Pistols & Revolvers

The illegal possession of pistols and revolvers (section 5(1)aba) Firearms Act 1968) now carries a minimum mandatory custodial sentence of five years unless there are exceptional circumstances which relate to the offence or the offender.

If the weapon were to be classed as an antique, then it is immediately removed from section 5 of the Firearms Act, and the five year prison sentence no longer applies. From a defence perspective therefore, any evidence of antiquity should be carefully considered. If the weapon cannot be considered an antique, it must still be a “lethal barrelled weapon” before it becomes a prohibited weapon. Although such considerations are often straightforward, both elements must exist – the weapon must have a barrel, and it must be capable of discharging a projectile with lethal force.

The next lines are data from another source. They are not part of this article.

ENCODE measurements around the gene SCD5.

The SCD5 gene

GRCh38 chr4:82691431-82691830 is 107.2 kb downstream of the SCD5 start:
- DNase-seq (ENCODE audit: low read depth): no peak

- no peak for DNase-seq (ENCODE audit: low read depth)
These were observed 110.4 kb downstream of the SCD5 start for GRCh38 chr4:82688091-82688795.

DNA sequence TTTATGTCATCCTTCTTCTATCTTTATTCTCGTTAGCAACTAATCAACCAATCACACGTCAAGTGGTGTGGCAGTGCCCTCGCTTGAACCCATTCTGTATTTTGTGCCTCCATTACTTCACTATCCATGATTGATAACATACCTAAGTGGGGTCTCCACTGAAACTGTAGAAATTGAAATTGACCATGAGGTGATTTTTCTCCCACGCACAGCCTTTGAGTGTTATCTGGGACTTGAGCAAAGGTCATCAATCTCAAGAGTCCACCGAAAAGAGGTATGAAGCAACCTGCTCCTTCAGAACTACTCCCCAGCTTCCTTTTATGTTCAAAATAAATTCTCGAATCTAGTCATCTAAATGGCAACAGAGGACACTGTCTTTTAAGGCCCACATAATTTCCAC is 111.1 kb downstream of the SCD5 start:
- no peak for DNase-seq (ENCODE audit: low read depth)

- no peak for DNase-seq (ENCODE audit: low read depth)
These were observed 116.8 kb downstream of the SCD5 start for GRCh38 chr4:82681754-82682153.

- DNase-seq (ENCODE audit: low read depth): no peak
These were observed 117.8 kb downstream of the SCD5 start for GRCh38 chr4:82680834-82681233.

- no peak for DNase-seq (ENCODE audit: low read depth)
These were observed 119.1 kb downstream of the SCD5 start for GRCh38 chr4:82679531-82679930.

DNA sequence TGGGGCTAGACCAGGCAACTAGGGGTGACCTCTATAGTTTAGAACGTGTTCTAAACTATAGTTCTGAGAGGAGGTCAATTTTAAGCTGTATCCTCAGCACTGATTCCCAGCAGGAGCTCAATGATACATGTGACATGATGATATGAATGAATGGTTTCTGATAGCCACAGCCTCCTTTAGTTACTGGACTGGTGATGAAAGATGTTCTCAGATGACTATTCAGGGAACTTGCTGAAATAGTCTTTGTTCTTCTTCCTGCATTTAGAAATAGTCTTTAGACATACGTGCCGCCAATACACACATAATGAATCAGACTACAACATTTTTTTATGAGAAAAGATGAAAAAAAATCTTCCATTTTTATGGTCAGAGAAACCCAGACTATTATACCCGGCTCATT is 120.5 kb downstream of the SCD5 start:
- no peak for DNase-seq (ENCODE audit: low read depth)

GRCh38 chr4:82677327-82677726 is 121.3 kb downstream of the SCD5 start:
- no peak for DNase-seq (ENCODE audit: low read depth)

Technical offences may escape the minimum sentencing requirement, so each case must be carefully considered on the particular facts.

As with rifles, cartridge cases and bullets can often indicate the type of weapon used to fire them, and if a suspect weapon is recovered, comparisons with test fired bullets and cases can be made with those recovered from an incident scene, potentially confirming or excluding the involvement of a particular gun.

Where the distance from which a shot was fired is an issue, comparative tests can disclose short distance ranges with reasonable accuracy. This is done by identifying the patterns made on test cards by the discharge residues from the fired cartridge. At longer ranges the particles disperse so range analysis becomes progressively more difficult.

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